Hunting should be suspended while the Government investigates the scale of bovine tuberculosis among fox hounds, ministers have been told.
Labour former frontbencher Paul Flynn warned there is a "very substantial" danger of hounds spreading bovine TB given the amount of land they cover when active on trail hunting or chasing a fox.
MPs heard the Kimblewick Hunt, which operates within the south east, had to put down 25 fox hounds after they contracted the disease while a further 120 were tested.
Mr Flynn said the outbreak suggested there is a need for a new investigation into the prevalence of bovine TB among fox hounds, with hunting suspended until the level of risk has been assessed.
He made the remarks as MPs debated a petition calling for the end of the badger cull, amid fears tens of thousands of healthy badgers could be killed in a bid to control bovine TB.
The petitioners, who number more than 108,000, say they acknowledge the disease is a "serious problem" but believe any solution needs to involve measures such as a vaccine and increased cattle movement control measures.
The Government argues it is pursuing a "comprehensive bovine TB eradication strategy", labelling the disease as the "greatest animal health threat to the UK" with 28,000 cattle slaughtered in England in 2016.
Mr Flynn (Newport West) said the Government's badger cull policy is "evidence-free and prejudice rich", claiming ministers have a "long record" in trying to "appease farmers".
He added culling appears to be a simple solution by those who believe in "shooting first and thinking later", with the Government using a "very rusty tool out of a medieval box".
Speaking during a Westminster Hall debate, Mr Flynn said of the Kimblewick Hunt: "The fact that 25 fox hounds had to be put down because they were infected with bovine TB, with a further 120 undergoing testing, has been a cause for serious worry.
"I've asked the Government what they're going to do about this because this wasn't seen as a threat in the past.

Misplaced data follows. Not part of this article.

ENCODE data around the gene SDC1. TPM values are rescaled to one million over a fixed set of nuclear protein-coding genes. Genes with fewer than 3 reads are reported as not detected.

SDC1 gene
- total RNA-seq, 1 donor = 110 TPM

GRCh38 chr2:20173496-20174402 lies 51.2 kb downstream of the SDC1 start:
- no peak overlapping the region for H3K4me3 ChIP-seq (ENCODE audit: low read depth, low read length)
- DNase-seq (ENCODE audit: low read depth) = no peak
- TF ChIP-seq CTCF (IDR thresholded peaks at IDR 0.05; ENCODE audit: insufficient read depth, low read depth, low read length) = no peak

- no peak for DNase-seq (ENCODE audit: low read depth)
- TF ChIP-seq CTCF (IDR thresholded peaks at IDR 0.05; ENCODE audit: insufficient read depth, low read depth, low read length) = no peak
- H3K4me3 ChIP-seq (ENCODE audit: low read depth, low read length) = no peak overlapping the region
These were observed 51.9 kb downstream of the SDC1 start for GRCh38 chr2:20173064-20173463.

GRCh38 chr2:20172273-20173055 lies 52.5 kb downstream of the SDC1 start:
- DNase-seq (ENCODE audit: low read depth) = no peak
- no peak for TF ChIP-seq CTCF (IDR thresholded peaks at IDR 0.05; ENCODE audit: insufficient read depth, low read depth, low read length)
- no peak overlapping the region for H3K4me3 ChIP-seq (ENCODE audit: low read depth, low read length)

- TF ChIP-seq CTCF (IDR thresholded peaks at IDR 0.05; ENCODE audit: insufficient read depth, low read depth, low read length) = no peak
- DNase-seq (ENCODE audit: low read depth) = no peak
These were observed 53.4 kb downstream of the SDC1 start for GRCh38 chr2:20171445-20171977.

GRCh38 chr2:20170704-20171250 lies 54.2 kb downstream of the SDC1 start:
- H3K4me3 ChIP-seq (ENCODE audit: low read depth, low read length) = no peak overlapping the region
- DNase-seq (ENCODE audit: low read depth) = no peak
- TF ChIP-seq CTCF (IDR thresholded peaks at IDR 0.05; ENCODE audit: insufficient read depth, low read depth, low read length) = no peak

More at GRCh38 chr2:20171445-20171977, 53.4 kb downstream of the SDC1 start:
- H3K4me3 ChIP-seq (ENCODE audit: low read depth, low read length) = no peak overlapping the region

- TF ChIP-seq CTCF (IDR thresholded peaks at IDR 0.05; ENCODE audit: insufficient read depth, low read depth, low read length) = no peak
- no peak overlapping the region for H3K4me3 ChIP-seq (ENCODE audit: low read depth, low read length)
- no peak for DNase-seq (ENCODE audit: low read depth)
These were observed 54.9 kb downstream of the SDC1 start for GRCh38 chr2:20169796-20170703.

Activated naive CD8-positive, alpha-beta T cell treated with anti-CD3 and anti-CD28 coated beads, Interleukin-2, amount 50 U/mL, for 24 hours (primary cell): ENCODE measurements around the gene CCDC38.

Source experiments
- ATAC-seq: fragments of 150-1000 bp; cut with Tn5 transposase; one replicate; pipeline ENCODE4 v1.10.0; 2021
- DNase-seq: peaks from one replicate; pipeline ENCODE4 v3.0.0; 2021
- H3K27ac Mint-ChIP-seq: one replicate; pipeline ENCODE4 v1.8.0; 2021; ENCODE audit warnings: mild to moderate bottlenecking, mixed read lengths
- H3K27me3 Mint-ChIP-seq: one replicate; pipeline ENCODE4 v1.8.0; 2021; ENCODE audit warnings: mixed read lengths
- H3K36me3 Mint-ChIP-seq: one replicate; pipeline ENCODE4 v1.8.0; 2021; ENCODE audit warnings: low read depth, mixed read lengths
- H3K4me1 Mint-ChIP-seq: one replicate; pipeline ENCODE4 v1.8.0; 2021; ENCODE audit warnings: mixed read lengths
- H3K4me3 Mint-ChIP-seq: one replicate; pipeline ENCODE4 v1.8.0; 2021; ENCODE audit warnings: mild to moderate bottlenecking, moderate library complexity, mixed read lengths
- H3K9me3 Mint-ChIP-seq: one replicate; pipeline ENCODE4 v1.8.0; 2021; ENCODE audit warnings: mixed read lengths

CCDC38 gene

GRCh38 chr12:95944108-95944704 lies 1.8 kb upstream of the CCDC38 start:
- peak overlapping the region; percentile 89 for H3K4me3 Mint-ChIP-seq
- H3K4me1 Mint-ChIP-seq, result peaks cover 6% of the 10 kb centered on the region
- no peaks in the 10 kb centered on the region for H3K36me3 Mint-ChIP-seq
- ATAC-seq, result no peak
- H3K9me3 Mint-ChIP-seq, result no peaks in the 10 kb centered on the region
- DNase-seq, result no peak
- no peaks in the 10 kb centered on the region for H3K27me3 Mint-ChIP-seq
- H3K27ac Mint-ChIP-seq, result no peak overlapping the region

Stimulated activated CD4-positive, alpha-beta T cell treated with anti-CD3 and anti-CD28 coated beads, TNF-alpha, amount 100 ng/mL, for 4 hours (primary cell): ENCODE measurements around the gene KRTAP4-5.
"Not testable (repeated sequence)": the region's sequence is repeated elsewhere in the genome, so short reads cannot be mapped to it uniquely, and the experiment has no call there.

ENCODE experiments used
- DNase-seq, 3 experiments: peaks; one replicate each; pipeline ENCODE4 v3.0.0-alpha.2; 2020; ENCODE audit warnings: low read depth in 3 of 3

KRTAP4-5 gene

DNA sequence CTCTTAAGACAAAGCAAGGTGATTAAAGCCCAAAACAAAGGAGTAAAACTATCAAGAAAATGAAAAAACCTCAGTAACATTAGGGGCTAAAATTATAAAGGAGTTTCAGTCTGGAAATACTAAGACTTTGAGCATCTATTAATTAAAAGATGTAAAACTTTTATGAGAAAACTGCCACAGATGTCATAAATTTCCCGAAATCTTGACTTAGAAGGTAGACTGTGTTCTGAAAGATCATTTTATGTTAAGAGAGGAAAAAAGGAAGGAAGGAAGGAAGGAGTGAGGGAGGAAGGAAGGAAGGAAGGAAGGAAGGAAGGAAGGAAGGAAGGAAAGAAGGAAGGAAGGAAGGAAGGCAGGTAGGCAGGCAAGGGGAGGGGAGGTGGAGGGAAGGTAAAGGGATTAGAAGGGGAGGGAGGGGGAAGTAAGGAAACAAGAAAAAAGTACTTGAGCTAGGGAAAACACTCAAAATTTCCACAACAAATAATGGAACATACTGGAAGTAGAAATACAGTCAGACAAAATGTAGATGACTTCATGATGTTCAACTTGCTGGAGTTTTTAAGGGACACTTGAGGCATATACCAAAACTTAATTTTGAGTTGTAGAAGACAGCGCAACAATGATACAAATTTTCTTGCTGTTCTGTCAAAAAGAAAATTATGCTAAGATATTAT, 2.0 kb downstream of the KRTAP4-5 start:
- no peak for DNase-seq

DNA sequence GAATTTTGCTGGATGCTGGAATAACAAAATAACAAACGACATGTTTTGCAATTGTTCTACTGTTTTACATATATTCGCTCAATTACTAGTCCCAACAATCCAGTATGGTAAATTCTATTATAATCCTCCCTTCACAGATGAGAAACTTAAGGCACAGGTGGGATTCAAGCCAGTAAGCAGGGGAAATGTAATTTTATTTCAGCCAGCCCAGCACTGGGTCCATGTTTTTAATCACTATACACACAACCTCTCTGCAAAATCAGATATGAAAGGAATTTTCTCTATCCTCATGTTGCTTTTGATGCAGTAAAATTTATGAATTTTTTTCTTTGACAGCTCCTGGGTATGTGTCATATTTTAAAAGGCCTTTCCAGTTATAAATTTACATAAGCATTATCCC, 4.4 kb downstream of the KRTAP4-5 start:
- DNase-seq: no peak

"There are few animals that are free to cover and infect more territory than hounds when they're active on trail hunting or chasing the fox.
"This is a really serious new risk we have before us.
"The news has been kept quiet since December but the hunt suspended hunting themselves, however, it's carrying on apparently using visiting packs."
Mr Flynn went on: "The danger does seem to be a very substantial one.
"I believe there is evidence here for a new investigation into the prevalence of bovine TB among fox hounds, and a case for saying hunting should be suspended until that has been proved to be a risk or to not be a risk.
"Let's put that to the test."
Conservative Richard Drax (South Dorset) suggested those who oppose the cull should not view the badger as a "friendly, loveable animal" but as a "danger" to other animals and parts of the natural environment.
He said: "Like all wild animals they should be culled so the numbers should be maintained because it has no natural predator, just like deer or foxes."
Angela Smith, Labour MP for Penistone and Stocksbridge, accused the Government of showing a "cavalier attitude towards the science relating to this issue".
She said: "As time has gone on we have witnessed a blatant refusal by government to follow the science."
Ms Smith said badger culling has been "discredited".
"It has no basis in science because the science has been distorted then twisted and then in the end utterly abandoned," she said.
She called for the Government to carry out a full evaluation of the culling carried out so far to ascertain its effectiveness.
Tory Sir Roger Gale (North Thanet) called on ministers to stop going down a "blind alley" pursuing a "policy that doesn't work, hasn't worked, will not work" and instead put the same resources into finding a TB vaccination that works for cattle and badgers.
He said: "I believe that we are going down the wrong path and I don't say that with any pleasure whatsoever.
"If it worked, if it eliminated TB in badgers and TB in cattle, then I could probably live with the fact that it was necessary because in the long run it would be the kindest thing to do.
"But we don't know how many of these 15,000 slaughtered badgers have had TB even because they have not been tested.
"Where is the science in that? We don't know whether it's cattle giving TB to badgers or badgers giving TB to cattle or both because that hasn't been proven."